He organised the armed boats of the squadron into four divisions, commanded respectively by Commander Philip Somerville, Commander Edward Thornbrough Parker, Commander Isaac Cotgrave, and Commander Richard Jones and, on the night of August 15th, sent them in accompanied by a division of howitzer boats under Commander John Conn. The boats, having assembled round the Medusa, put off from her at about 11.30 P.M.; but, owing to the darkness, the tide, and the currents, the divisions soon became separated, and could not, in consequence, co-operate according to the pre-arranged plans. The boats of Somerville's division, driven far to the eastward, had to quit one another and proceed independently. Just before dawn on the 16th, some of these succeeded in reaching and attacking a brig which lay close to the pier-head; but, though they carried her, they were forced to abandon her, as she was secured by a chain which they could not sever, and was swept by the fire of four craft moored quite close to her. As daylight broke, Somerville's division retreated, with a loss of 18 killed and 55 wounded.

Parker's division, the second, was less impeded by the current, and, at about 12.30, part of it ran alongside the brig Etna. But boarding nettings and a heavy fire forced the men back. Another part carried a lugger, but was repulsed by the brig Volcan; and the two sub-divisions retired with a loss of 21 killed and 42 wounded.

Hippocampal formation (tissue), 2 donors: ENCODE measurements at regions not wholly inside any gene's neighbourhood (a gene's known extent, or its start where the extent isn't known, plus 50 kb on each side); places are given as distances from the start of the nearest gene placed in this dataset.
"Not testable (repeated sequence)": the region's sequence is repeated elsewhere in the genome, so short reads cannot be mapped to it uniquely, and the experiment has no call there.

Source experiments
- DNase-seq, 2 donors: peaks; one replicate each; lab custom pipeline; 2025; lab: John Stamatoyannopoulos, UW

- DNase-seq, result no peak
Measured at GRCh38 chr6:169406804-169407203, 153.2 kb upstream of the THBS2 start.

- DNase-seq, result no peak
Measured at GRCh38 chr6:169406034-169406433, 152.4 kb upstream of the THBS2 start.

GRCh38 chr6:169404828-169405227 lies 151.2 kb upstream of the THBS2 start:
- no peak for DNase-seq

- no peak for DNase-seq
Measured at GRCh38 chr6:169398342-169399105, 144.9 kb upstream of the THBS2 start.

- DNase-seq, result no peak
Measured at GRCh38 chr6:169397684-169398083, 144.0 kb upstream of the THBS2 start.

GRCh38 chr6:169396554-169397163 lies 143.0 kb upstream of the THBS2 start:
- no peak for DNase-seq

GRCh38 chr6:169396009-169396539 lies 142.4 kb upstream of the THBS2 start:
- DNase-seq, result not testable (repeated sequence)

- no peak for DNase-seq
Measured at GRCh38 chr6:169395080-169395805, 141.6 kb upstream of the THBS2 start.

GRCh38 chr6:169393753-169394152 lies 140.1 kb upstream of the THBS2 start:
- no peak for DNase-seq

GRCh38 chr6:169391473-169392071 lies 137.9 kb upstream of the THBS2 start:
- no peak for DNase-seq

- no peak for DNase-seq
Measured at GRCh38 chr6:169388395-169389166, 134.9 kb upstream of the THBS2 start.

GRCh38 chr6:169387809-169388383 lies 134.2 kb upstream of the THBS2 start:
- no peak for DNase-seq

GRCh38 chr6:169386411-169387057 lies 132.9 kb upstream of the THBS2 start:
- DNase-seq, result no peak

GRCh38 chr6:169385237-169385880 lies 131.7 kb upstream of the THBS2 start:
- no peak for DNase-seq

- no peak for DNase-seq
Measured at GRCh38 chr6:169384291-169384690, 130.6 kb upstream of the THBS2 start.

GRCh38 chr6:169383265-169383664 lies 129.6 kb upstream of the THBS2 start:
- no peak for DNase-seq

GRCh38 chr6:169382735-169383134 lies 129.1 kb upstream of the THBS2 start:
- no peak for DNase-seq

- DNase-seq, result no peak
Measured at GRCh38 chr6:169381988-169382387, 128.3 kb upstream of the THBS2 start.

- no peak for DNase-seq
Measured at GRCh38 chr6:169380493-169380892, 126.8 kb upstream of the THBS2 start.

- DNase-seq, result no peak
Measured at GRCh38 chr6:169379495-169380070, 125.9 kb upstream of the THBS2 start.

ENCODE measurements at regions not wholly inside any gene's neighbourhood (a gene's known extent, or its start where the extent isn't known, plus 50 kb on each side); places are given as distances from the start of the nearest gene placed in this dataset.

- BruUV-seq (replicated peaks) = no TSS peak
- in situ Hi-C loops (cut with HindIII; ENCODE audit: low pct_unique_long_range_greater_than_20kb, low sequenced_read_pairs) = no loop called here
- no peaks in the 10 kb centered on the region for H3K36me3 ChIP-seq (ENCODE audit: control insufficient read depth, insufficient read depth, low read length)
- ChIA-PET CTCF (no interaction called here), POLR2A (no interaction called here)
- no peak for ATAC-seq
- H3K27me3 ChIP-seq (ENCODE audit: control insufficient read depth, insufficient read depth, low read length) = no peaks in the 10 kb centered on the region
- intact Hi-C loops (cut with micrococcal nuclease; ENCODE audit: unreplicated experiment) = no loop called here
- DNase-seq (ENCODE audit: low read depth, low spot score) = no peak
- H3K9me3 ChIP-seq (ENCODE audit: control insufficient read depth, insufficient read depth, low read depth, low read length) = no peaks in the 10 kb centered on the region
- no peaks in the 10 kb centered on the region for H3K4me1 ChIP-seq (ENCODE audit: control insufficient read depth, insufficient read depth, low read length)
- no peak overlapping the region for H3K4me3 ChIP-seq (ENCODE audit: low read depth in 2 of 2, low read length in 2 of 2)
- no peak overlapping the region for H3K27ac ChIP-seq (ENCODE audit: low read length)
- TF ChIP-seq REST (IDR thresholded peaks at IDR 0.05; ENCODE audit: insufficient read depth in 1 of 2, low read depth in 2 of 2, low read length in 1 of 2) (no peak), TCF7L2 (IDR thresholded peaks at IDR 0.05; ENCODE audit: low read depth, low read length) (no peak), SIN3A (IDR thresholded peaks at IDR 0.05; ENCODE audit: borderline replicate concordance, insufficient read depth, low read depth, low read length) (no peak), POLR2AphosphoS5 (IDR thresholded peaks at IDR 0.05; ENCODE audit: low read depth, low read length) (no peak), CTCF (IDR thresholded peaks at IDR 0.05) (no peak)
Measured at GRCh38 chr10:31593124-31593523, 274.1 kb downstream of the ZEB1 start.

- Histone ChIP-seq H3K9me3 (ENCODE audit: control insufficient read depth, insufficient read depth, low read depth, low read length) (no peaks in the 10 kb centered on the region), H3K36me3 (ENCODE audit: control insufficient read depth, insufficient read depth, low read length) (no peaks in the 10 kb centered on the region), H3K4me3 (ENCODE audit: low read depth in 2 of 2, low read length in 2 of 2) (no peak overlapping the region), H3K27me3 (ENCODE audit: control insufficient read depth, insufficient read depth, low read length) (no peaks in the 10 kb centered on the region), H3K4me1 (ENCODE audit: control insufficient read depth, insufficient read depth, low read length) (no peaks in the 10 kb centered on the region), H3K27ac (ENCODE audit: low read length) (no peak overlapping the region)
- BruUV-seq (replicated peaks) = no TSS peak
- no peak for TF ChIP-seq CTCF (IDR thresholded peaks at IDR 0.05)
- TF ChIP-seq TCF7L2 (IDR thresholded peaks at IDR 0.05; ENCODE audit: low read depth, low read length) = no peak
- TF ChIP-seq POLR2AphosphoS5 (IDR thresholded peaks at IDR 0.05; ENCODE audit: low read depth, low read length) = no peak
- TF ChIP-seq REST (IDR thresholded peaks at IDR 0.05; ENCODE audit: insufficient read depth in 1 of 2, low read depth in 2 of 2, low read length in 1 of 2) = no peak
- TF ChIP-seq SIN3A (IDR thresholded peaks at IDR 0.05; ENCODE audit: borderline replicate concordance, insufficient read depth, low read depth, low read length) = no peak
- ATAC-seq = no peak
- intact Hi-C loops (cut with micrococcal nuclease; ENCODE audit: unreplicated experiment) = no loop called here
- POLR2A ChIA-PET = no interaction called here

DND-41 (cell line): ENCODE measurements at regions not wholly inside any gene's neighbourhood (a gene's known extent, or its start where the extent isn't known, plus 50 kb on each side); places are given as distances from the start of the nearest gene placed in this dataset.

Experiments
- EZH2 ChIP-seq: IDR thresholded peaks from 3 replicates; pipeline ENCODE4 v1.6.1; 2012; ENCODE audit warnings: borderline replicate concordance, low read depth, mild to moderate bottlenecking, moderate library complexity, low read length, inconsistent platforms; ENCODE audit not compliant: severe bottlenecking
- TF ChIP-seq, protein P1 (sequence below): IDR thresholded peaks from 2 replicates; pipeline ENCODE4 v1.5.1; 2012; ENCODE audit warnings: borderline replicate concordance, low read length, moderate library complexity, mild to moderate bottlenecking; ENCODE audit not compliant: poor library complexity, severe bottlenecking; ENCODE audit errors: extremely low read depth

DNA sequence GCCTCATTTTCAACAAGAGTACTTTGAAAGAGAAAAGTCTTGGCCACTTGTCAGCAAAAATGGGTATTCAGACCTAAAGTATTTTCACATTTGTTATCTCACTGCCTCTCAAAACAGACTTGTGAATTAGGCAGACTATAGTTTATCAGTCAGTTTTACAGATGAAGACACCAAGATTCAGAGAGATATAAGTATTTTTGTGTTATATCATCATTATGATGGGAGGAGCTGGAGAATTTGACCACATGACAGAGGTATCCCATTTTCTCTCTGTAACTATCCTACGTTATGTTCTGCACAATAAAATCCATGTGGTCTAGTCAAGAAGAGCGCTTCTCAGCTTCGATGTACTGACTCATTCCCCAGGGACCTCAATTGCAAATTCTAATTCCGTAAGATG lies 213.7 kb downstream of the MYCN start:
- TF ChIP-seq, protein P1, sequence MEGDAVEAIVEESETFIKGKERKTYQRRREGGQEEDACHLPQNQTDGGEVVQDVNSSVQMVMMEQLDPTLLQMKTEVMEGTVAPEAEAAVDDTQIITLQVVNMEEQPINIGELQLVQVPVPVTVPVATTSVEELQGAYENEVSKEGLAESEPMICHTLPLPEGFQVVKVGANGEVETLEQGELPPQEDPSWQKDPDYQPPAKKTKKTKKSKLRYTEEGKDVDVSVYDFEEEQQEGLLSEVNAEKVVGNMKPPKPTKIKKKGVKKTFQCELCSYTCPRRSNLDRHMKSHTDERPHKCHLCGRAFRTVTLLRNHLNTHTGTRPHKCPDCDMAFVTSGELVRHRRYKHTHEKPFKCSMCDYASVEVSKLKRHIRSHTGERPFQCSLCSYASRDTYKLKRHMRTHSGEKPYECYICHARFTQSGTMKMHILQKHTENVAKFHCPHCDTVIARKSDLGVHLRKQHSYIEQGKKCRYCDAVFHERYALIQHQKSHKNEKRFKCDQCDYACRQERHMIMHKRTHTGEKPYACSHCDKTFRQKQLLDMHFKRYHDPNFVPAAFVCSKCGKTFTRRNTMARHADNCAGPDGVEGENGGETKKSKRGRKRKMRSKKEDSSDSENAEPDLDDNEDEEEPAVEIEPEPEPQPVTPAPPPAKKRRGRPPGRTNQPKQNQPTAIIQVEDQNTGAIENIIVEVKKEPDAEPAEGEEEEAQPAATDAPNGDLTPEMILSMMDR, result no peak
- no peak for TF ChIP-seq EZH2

Cotgrave's division, the third, was also driven back after it had fought most gallantly and had lost 5 killed and 29 wounded. The fourth division, unable to get near the enemy before day broke, put back without loss.

Commander Edward Thornbrough Parker, a promising officer of only twenty-two, who had greatly endeared himself to Nelson, and who had been acting as his aide-de-camp, died of his wounds at Deal on September 27th.

The French, who had been reinforced since August 4th, claimed to have run down eight British boats and to have taken four, and to have lost only 10 killed and 30 wounded. Whether they did so much damage may be doubted; but it is certain that the affair must be counted as a British defeat, and, having regard to the total loss, 44 killed and 126 wounded, as a sanguinary one. Both Nelson, however, and St. Vincent, handsomely recognised that officers and men had behaved most gallantly.